I had the great good fortune of spending last weekend as the featured teacher at the annual retreat of the Sheeper Than Therapy Guild of Fresno, California. Let me tell you about it.
The retreat was held at St. Anthony’s Retreat Center, in the Sierra Foothills just outside Sequoia National Park. We arrived for lunch on Friday, then headed into the town of Three Rivers for some yarn shopping. The guild provided each attendee with a $25 gift certificate for Creekside Yarns, a lovely yarn shop with a beautifully chosen collection of fibery delights.
See the stars hanging from the ceiling? The shop had arranged a special sale just for us. After choosing what we wanted to buy, we were invited to pull down a star. Each opened to reveal our discount percentage, ranging from 20-100%! Many skeins of yarn found new homes that afternoon.
When we’d had all the shopping we could handle, the group congregated on the patio at the retreat center to knit, chat, and enjoy the autumn sunshine. While an early winter storm was bearing down on the East Coast, Central California was enjoying 75°, clear skies and a light breeze. No, I’m not gloating.
After dinner, we moved into our meeting room for a class on Mastering Gauge. Then it was on to a spirited round of Last Knitter Standing. Have you played this game? It is a whole new way to have fun with needles and yarn. We had three different tables going at once, and it got pretty rowdy.
Later that evening, we retired to the lounge for wine and conversation.
The most unexpected treat of the weekend happened Friday night. The night was clear, there was very little moon, and the sky was thick with stars. The priest at St. Anthony’s is a knowledgeable amateur astronomer. (I didn’t write down his name – let’s call him Father Gallileo). Father Gallileo set up his telescope and invited all who were interested to join him for some stargazing. He showed us Jupiter’s moons, and the Andromeda Galaxy and the Pleiades. Father Gallileo spoke with great passion of supernovas and star clusters, recent discoveries about the movement of our own solar system within the galaxy, and the fact that we, like all we could see through his telescope, are made of stardust. It was impossible to resist being drawn into his sense of wonder and awe.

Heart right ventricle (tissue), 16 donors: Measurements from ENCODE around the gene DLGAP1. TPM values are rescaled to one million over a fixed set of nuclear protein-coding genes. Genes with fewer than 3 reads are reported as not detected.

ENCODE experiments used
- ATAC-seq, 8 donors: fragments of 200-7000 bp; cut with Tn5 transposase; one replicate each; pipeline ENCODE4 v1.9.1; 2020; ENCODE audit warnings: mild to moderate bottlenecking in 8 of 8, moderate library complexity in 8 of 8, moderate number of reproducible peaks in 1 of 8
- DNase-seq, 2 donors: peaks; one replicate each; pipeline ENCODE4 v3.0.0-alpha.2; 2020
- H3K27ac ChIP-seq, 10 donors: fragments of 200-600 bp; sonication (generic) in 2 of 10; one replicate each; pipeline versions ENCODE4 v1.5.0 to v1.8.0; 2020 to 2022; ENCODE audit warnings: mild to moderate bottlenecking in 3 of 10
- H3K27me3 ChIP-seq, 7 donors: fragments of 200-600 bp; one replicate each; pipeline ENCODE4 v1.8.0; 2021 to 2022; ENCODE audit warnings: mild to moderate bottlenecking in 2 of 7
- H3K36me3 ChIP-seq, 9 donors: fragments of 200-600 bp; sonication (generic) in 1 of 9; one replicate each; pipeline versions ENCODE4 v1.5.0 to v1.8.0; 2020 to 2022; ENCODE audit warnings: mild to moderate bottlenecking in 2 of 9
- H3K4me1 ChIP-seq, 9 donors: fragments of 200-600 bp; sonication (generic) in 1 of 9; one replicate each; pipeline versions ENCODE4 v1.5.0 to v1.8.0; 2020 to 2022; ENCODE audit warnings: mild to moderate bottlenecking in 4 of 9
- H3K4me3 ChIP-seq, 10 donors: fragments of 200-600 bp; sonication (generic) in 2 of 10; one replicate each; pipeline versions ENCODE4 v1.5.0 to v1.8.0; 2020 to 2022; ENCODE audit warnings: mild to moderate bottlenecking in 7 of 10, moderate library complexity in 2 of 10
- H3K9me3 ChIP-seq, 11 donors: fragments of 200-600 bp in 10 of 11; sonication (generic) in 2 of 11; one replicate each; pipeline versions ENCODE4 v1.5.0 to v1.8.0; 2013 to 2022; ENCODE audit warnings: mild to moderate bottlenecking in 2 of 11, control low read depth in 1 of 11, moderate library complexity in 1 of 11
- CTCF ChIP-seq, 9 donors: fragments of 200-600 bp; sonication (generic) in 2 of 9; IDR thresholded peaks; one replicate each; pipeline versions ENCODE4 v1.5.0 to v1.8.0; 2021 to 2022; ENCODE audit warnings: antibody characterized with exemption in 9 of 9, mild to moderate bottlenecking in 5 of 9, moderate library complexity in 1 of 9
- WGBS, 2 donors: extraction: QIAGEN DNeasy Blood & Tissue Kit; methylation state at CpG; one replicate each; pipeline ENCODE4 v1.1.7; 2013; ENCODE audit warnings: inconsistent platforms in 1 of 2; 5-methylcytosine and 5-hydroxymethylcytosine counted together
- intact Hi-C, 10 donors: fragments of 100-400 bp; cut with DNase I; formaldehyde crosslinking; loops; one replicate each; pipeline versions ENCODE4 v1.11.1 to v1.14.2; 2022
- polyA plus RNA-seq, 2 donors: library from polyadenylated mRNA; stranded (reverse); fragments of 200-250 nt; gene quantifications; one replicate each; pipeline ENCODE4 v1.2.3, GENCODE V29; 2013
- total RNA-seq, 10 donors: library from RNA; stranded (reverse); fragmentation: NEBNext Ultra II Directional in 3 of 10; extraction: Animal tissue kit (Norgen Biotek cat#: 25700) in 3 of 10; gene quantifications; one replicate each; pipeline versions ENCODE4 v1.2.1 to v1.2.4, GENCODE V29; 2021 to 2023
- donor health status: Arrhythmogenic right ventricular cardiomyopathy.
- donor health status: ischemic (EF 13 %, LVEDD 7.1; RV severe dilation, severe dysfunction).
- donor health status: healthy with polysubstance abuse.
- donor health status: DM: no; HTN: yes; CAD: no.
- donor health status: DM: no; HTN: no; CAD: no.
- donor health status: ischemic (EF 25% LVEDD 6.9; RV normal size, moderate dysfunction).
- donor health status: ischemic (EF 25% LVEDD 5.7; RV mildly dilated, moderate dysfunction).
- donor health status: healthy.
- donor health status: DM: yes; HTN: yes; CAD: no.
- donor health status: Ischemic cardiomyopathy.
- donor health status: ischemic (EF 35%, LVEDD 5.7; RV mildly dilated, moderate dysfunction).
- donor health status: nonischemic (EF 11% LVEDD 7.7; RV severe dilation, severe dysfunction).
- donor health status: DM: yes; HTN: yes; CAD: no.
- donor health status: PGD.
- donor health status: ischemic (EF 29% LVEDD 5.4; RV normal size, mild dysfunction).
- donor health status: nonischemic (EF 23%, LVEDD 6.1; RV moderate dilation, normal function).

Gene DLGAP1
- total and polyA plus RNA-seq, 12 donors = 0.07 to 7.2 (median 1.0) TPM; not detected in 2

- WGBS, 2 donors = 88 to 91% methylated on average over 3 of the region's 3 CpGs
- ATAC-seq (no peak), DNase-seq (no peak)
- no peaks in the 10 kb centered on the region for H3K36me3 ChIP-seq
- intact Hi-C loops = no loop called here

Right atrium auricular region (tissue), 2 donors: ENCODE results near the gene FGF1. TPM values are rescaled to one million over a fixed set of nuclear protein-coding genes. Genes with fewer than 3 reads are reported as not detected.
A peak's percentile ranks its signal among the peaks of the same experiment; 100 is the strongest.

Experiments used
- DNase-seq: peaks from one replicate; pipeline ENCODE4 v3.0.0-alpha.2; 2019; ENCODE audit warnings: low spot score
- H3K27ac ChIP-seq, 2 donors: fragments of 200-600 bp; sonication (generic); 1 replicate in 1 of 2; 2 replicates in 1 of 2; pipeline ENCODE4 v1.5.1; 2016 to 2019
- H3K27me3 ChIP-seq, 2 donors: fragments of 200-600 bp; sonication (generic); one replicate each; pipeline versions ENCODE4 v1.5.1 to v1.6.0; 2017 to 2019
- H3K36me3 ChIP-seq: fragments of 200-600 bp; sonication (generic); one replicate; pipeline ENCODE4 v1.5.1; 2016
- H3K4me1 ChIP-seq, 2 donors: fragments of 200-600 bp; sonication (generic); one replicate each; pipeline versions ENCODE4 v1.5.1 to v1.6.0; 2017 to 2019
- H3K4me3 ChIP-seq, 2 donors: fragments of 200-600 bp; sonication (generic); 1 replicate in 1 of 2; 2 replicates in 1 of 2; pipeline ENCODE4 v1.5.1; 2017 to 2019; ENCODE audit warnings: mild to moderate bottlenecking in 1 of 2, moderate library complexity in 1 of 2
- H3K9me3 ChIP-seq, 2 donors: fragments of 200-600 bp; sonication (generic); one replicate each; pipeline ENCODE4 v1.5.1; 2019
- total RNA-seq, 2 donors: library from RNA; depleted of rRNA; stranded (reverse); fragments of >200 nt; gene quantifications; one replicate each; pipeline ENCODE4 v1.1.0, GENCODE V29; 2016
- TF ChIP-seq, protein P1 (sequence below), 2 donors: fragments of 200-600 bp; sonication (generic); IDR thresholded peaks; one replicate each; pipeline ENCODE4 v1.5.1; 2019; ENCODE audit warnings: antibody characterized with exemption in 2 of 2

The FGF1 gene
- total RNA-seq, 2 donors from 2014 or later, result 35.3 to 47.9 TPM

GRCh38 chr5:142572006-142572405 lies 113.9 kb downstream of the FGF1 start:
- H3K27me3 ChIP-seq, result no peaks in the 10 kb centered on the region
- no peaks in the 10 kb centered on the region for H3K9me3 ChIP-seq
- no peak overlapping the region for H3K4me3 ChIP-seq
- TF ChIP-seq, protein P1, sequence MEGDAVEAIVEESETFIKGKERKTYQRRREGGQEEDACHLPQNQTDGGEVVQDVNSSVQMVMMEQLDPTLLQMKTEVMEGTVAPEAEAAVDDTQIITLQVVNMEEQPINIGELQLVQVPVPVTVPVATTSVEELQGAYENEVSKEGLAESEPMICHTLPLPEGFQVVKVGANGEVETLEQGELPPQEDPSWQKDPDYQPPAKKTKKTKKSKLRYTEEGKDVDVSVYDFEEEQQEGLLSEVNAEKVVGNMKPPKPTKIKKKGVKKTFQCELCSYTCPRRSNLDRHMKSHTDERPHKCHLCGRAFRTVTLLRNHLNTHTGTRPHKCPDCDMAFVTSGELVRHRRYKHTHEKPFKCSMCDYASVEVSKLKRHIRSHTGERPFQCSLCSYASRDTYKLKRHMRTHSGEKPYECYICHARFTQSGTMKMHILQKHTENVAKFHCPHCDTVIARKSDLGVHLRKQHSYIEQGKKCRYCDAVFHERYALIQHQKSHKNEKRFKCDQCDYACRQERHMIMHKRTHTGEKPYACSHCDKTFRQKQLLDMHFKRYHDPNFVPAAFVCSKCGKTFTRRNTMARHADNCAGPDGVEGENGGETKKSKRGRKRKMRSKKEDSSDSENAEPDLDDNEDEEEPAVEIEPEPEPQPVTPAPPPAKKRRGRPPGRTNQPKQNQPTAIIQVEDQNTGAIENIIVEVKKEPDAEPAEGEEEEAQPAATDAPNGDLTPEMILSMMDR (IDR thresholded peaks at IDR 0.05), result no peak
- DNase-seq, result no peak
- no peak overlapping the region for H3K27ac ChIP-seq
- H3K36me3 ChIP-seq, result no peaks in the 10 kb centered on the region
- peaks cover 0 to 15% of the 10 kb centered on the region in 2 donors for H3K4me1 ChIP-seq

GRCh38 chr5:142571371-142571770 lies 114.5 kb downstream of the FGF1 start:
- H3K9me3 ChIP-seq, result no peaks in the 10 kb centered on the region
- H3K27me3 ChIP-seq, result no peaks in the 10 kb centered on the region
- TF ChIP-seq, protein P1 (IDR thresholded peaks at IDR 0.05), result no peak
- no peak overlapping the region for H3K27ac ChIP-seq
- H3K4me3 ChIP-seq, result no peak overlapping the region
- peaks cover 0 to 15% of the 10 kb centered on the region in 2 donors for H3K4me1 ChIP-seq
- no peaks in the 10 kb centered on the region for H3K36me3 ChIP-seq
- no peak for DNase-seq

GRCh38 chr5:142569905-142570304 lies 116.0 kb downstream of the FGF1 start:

Contrails at sunset
Saturday morning began with a session on Essential Chart Reading Skills, then we jumped into Making Your Dream Shawl. The students had selected a pattern from a list I provided in advance. About half the class had chosen Summer Flies. Many had bought their yarn the day before at Creekside. A few had already started, but most waited until the retreat to cast on.
About halfway through the morning, Gisele pulled a crumpled mass out of her bag and asked “how do I block this?” It was a completed Haruni knit in a blend of merino and cashmere. We had a sink in the classroom, and her roommate had bought blocking wires the day before. We scrounged loads of pins from the other students and did an impromptu blocking demo right on the floor of the classroom. By dinnertime, her spectacular shawl was dry and ready to wear.
Saturday evening was time for more wine and the “Dirty Witch” gift exchange. I managed to score a Namaste circular needle case (which I can really use – the case I’ve been using is about the give up the ghost).
Now, it’s not every retreat that includes an after-hours party, but this one did. When sensible people went to bed, the rest of us gathered our wine and moved to Sheila’s room. Fortunately, what happens at St. Anthony’s stays at St. Anthony’s, and there are no photos which might be used as evidence at a later date.
Sunday morning was all about making progress on our shawls. I sorted out pattern issues, picked up dropped stitches, found errant yarn overs and generally tried to make myself useful. After lunch, we went our separate ways.
This was one of those weekends where I was reminded of how very fortunate I am to make my living among knitters. Thank you, ladies! I had a great time.